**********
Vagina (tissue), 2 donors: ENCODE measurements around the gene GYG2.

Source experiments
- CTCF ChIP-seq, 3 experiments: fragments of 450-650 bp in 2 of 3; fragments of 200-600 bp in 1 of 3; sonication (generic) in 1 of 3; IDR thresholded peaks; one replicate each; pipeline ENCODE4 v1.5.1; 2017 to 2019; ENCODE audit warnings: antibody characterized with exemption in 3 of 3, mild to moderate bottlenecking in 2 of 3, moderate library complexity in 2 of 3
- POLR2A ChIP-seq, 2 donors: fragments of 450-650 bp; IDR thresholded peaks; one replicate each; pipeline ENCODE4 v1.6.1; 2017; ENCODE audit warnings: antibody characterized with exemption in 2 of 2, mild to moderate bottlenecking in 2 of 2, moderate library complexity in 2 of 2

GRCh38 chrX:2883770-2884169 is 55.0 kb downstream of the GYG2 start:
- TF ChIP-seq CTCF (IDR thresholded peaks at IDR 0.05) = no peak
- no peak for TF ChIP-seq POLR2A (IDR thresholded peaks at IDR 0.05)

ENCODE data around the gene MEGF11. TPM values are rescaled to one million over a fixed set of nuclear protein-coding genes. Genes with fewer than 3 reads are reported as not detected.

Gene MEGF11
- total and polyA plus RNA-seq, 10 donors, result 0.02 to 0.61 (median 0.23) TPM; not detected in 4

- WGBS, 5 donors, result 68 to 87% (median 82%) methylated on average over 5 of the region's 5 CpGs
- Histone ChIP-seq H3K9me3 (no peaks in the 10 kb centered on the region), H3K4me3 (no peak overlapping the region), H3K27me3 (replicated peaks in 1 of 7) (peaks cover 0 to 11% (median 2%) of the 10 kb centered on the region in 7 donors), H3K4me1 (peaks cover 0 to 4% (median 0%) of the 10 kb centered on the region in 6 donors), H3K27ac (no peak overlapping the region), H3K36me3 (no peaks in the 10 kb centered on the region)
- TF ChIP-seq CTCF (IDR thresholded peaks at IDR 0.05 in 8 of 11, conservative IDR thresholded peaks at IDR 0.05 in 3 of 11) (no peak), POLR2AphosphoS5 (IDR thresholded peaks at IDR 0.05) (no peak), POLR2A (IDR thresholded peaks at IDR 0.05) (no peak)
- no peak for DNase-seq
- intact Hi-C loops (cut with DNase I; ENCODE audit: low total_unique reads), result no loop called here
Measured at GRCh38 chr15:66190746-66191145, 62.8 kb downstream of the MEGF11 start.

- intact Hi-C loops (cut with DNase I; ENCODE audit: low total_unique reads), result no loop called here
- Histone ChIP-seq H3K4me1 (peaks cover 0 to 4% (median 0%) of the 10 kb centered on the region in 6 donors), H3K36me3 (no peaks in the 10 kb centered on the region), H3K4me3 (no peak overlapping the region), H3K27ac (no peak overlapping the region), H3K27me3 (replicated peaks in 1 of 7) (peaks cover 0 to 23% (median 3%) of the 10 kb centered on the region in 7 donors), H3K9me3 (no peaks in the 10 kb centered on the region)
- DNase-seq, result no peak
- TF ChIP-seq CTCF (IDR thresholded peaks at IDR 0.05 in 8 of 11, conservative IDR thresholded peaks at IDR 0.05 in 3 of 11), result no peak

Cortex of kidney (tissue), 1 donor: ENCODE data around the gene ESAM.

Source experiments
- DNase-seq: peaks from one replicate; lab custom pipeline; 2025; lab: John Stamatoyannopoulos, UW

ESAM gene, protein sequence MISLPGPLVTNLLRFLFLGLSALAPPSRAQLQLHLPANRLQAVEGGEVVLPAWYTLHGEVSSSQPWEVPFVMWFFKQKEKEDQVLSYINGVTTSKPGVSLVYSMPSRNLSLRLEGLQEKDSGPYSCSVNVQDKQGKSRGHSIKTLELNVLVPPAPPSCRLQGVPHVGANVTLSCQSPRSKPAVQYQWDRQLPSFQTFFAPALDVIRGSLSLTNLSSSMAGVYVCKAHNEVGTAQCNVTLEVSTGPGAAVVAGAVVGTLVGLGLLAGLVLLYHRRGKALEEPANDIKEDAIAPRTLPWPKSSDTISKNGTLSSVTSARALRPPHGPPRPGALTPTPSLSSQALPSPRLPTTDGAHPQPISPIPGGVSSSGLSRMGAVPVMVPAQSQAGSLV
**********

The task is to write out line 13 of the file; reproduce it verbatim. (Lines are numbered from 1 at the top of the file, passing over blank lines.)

- TF ChIP-seq CTCF (IDR thresholded peaks at IDR 0.05 in 8 of 11, conservative IDR thresholded peaks at IDR 0.05 in 3 of 11) (no peak), POLR2AphosphoS5 (IDR thresholded peaks at IDR 0.05) (no peak), POLR2A (IDR thresholded peaks at IDR 0.05) (no peak)